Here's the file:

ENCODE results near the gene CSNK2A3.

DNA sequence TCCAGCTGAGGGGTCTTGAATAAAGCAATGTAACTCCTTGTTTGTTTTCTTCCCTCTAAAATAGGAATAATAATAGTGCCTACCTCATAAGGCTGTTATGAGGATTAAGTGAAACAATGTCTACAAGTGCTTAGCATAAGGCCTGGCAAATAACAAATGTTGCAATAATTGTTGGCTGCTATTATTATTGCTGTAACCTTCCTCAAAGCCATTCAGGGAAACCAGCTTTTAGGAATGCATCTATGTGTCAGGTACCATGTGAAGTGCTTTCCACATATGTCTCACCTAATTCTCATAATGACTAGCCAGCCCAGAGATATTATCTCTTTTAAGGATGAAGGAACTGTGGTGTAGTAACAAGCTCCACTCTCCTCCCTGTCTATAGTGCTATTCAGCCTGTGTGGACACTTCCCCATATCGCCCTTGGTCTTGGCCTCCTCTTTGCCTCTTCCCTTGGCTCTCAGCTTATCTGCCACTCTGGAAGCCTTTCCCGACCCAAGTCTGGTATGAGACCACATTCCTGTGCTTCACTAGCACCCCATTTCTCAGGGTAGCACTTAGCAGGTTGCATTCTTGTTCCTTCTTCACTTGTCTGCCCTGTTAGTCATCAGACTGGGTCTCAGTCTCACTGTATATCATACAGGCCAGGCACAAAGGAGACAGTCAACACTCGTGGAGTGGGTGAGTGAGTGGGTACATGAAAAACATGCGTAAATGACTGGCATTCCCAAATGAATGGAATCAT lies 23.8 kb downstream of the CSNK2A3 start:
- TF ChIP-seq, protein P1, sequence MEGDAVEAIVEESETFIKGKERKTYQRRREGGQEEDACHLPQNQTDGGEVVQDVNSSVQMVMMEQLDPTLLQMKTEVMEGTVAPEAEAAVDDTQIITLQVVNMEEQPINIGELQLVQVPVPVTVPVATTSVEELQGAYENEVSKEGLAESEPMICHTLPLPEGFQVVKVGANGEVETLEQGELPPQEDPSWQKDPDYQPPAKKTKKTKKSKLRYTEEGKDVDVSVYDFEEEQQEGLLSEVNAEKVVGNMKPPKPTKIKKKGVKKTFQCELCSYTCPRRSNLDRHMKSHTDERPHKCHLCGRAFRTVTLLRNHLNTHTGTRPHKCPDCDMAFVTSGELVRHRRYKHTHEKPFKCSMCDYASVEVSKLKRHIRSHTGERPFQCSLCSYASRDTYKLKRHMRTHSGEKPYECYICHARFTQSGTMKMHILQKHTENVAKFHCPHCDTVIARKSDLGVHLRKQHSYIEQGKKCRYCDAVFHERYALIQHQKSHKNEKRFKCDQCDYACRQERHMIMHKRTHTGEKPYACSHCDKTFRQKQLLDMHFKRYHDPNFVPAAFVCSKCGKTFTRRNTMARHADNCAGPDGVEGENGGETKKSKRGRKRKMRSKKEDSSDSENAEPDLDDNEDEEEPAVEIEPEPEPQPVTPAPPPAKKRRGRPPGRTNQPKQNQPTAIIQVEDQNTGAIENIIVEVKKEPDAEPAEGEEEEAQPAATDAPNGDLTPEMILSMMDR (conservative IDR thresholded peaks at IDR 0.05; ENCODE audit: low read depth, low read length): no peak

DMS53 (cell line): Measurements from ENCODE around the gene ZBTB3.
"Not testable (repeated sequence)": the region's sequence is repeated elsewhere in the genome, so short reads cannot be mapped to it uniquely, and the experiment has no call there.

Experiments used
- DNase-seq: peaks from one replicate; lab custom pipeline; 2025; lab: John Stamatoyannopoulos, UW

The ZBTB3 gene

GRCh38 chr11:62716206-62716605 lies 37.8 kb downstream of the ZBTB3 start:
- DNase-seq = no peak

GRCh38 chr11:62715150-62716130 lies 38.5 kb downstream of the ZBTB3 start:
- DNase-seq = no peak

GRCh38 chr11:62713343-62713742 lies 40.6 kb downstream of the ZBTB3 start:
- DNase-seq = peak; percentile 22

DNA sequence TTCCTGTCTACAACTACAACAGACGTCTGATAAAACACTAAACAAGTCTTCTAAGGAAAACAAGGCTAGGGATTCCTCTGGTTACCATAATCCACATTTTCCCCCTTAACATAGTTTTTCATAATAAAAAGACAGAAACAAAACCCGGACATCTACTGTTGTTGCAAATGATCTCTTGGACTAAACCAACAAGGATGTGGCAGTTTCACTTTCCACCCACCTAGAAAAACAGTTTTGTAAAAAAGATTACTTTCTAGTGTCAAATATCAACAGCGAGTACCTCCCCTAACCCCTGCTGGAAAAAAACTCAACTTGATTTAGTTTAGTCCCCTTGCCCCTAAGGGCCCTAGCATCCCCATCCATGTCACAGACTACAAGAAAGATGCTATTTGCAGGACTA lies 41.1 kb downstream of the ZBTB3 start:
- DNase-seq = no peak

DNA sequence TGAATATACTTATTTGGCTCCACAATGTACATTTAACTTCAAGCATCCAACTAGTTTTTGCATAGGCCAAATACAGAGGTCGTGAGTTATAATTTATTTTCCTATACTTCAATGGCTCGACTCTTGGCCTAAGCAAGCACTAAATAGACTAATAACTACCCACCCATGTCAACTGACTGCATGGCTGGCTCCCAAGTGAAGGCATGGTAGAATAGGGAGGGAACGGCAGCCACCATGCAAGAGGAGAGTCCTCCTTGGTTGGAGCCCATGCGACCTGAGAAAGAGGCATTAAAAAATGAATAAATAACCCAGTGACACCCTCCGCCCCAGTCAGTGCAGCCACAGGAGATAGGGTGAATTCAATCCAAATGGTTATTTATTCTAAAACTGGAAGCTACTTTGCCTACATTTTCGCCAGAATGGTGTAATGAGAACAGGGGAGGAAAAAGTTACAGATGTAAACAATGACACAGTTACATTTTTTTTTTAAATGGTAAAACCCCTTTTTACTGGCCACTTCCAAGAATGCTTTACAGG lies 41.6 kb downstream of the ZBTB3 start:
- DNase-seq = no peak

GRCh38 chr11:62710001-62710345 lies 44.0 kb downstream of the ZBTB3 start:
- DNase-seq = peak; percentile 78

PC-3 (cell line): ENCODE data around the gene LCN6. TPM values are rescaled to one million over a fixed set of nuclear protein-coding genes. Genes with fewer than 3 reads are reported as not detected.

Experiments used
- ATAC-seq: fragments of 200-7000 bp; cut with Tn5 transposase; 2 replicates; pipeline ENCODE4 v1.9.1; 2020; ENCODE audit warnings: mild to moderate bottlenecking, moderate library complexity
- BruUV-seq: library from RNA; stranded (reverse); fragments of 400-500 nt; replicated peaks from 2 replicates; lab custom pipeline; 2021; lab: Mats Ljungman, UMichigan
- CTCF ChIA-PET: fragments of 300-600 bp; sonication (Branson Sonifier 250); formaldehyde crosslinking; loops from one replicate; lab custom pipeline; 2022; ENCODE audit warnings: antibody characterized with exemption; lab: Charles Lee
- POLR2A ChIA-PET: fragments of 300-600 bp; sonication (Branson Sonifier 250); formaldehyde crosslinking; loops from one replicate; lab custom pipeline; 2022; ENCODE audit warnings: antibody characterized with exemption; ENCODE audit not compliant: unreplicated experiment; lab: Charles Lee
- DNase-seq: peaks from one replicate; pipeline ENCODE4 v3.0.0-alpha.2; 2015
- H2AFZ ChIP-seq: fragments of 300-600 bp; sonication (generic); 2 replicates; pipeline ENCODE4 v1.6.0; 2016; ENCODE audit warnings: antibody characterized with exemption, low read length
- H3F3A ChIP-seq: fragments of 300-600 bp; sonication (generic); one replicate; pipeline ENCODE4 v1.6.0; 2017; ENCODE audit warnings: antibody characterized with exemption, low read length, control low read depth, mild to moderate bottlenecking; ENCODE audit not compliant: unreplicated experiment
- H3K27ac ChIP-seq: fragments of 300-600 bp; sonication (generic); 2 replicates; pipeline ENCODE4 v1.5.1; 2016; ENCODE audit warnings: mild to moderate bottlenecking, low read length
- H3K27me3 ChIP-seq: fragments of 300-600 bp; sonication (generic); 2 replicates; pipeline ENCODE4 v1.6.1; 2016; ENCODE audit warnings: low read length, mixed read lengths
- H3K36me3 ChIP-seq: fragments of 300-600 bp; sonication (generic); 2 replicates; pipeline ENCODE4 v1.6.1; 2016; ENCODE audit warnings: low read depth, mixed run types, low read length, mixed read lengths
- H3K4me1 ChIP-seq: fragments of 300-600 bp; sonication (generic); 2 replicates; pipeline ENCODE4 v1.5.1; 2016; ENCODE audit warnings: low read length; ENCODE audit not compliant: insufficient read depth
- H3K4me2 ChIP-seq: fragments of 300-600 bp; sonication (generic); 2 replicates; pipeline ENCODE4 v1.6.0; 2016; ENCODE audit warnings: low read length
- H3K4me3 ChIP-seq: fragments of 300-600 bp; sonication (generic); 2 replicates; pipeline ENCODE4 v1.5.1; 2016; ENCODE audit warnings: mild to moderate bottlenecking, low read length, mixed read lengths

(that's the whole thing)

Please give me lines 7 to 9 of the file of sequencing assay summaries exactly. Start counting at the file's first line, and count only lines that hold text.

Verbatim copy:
- DNase-seq: peaks from one replicate; lab custom pipeline; 2025; lab: John Stamatoyannopoulos, UW

The ZBTB3 gene

GRCh38 chr11:62716206-62716605 lies 37.8 kb downstream of the ZBTB3 start: